John said…

I don't think Christians were executed for 300 years for their revolution political beliefs. They were executed as a demonstration of Roman political power yes, but not because they posed a physical threat to the empire. They were executed because they would not 'submit' to the empire and Caesar. Their persecution was not unlike the persecution of the Jews by Nazi Germany, a marginalized group, with little or no public sympathy, targeted and pursued as an object lesson in state terror.

I agree that 'story/myth' can drive a community. After the death of the Jesus' first witnesses everything that happened was driven by the strength of the 'story/myth' and not by what actually happened. In truth, without the vehicle of a compelling story/myth the actual events will very soon dissipate like a gunshot in the wilderness, loud and powerful at first but soon forgotten.

But I don't think the first Christians were sufficiently sophisticated to be able to compose such a comprehensive myth, nor do I think that as a group they were such pathological liars that they would have made the story up out of whole cloth.

Robert Cornwall said…

I think that the Christian movement had political implications because it declared Jesus to be Lord, rather than Caesar. But to reduce their movement to politics makes little sense in light of the biblical texts. Paul's writings aren't political and they predate the gospels.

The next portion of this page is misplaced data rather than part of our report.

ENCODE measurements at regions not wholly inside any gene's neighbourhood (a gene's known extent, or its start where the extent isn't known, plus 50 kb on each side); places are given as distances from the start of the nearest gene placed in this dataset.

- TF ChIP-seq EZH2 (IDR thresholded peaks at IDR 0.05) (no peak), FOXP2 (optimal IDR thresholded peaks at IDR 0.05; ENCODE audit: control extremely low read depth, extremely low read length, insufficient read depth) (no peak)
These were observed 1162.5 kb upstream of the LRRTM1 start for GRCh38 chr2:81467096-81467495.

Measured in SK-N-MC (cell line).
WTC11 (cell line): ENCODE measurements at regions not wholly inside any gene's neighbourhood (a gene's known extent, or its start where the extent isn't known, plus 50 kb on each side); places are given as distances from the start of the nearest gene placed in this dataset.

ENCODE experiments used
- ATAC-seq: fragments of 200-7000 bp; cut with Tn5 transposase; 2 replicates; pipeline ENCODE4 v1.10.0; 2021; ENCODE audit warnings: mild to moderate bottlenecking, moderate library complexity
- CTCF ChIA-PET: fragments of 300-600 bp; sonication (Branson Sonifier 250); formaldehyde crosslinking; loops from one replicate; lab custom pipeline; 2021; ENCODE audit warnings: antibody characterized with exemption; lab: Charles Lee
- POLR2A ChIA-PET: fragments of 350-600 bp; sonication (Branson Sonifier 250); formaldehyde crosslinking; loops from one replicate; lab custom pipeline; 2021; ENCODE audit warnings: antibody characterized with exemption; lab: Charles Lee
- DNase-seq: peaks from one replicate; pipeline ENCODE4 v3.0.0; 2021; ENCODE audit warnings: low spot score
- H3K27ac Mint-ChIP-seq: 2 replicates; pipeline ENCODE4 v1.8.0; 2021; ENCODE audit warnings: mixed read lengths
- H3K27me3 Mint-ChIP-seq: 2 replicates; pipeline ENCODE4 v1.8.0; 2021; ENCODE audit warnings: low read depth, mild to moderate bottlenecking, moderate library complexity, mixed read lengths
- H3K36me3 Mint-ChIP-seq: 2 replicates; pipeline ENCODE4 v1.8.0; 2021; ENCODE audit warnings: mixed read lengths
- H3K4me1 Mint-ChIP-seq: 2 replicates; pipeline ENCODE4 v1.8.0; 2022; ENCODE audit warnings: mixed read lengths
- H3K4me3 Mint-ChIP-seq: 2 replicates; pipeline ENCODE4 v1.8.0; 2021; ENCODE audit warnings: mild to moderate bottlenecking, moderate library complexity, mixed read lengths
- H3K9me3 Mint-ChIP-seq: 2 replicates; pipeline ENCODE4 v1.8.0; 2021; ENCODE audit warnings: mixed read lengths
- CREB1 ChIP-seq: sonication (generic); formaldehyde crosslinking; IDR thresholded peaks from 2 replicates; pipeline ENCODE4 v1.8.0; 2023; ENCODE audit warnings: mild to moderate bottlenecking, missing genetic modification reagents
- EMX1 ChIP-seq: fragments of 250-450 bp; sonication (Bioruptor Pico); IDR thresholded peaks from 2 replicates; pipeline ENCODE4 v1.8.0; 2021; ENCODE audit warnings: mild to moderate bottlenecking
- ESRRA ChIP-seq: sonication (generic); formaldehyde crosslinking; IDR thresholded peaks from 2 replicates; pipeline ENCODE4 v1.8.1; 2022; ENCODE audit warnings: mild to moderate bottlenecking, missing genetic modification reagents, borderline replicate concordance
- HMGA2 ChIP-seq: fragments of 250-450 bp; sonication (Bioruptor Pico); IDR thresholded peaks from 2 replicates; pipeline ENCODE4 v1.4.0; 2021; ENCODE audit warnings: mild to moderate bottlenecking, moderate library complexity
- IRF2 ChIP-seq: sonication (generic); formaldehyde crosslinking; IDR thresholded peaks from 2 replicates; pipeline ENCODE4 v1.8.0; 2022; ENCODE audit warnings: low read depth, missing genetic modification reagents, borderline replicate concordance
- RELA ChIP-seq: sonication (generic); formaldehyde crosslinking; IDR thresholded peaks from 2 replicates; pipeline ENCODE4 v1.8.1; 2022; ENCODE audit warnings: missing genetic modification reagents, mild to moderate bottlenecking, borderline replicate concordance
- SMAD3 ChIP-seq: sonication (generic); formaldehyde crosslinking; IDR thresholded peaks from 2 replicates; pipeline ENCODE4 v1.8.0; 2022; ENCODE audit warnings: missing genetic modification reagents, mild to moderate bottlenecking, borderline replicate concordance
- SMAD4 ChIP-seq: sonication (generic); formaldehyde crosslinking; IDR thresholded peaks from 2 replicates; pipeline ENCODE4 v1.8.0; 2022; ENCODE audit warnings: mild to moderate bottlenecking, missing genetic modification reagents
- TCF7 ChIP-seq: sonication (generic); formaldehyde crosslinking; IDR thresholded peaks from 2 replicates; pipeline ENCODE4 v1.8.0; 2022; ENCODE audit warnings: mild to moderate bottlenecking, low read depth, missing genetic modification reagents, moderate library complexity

I think John is right as well that the early disciples weren't sophisticated enough to create a grand myth -- though Paul might have been. But Paul's conversion follows the first thrust of the movement.

As for other leaders you mention. First Jim Jones -- yes people died, but the movement died with him. There are no Peoples Temple devotees today. Mohammed didn't die a martyr and left a fairly strong governmental structure in place. I think that in many ways, despite his murder, Smith might correspond to Mohammed. There was a strong leadership structure in place -- with one amongst the leaders quickly emerging on the top.

So, the question how does a Galilean religious teacher get executed and then his followers quickly take up the cause and push it beyond its natural boundaries? Something more than a story in my mind.
Mike L. said…

Do you really need to be a viable threat in order for your rebellion to be squashed by an empire? Are we really concerned that millions of Taliban soldiers are going to swim from the middle east and invade America with no navy or air support? Yet we spend trillions of dollars squashing that rebellion.

I never said Christians stood a chance against Rome. I just said they were killed because their stories were very political and they imply serious insubordination. Even to the point of Jesus teaching people exactly how to conduct non-violent political protests. Do you really think a Jewish peasant staging a protest, which shuts down commerce in the capital building during a Jewish festival is "no threat" to Roman authority?